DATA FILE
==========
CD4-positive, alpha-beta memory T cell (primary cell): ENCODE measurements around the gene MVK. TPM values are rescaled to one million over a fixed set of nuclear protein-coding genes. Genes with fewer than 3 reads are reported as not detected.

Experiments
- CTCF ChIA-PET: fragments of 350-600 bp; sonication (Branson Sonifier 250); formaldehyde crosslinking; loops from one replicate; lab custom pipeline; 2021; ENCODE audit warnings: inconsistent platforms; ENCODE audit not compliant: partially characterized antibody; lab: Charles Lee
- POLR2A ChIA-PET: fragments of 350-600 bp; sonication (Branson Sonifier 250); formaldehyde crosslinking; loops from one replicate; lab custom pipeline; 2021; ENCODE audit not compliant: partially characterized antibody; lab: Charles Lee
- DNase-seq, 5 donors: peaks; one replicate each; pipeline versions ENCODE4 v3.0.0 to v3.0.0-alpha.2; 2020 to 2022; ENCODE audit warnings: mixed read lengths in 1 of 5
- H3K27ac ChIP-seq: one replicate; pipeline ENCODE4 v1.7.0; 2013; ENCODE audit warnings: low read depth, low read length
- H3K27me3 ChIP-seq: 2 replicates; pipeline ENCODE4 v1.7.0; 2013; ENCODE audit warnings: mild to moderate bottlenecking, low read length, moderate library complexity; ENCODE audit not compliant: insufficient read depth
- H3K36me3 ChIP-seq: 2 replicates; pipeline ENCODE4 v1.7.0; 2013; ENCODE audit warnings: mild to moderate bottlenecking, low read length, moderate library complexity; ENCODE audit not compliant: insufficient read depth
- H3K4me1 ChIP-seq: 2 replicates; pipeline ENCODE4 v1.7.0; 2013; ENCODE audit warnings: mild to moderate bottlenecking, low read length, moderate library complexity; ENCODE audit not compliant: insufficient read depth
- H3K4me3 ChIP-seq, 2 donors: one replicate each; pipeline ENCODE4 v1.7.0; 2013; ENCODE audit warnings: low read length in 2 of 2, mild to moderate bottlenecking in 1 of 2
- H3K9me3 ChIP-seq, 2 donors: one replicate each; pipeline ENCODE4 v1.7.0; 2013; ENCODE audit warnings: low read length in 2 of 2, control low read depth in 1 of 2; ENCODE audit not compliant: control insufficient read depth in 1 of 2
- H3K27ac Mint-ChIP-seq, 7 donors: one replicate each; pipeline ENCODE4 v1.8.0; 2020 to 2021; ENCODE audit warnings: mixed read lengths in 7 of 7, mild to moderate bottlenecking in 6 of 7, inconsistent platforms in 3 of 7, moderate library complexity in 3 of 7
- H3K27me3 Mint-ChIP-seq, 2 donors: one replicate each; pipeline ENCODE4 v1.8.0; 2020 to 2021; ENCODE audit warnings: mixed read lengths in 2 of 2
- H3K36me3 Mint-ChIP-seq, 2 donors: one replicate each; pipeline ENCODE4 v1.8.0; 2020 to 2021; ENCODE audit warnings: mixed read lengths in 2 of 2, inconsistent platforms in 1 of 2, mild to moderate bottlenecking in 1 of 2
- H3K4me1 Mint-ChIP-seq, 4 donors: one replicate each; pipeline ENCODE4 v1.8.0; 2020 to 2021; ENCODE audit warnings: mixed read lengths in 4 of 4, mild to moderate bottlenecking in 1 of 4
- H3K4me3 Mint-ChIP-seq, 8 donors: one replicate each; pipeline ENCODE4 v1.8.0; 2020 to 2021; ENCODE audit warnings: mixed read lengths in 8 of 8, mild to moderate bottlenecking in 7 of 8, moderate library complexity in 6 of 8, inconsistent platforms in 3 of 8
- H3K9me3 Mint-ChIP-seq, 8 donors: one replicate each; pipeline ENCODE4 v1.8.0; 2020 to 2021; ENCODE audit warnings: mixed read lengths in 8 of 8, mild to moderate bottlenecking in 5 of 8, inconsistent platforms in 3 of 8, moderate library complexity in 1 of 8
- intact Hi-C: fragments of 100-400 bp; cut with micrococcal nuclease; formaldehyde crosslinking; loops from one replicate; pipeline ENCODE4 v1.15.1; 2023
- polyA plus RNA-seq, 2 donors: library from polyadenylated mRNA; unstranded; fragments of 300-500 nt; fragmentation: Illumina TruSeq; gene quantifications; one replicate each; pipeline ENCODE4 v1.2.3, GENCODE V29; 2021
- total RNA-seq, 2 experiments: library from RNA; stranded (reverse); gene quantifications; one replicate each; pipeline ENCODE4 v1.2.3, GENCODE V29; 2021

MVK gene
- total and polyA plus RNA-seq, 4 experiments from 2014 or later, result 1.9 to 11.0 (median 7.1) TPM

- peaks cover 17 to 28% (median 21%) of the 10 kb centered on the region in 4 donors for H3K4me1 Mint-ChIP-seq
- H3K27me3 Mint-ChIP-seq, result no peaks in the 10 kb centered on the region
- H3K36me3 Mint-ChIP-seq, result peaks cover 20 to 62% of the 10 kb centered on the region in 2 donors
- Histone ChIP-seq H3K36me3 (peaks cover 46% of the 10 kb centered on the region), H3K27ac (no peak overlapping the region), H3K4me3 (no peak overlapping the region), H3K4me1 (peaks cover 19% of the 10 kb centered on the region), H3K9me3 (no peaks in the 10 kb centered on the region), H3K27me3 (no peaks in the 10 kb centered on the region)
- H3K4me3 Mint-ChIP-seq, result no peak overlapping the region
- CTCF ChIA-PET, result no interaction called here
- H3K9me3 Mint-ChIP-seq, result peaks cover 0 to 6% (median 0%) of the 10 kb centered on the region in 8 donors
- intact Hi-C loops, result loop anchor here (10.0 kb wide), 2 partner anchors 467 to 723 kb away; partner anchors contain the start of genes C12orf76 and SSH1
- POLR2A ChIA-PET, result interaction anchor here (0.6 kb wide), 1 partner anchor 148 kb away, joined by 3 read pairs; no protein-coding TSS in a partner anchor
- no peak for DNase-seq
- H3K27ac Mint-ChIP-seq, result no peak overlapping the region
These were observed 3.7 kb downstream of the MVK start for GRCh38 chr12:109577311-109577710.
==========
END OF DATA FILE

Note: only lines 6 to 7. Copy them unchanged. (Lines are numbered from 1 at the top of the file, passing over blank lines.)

- H3K27ac ChIP-seq: one replicate; pipeline ENCODE4 v1.7.0; 2013; ENCODE audit warnings: low read depth, low read length
- H3K27me3 ChIP-seq: 2 replicates; pipeline ENCODE4 v1.7.0; 2013; ENCODE audit warnings: mild to moderate bottlenecking, low read length, moderate library complexity; ENCODE audit not compliant: insufficient read depth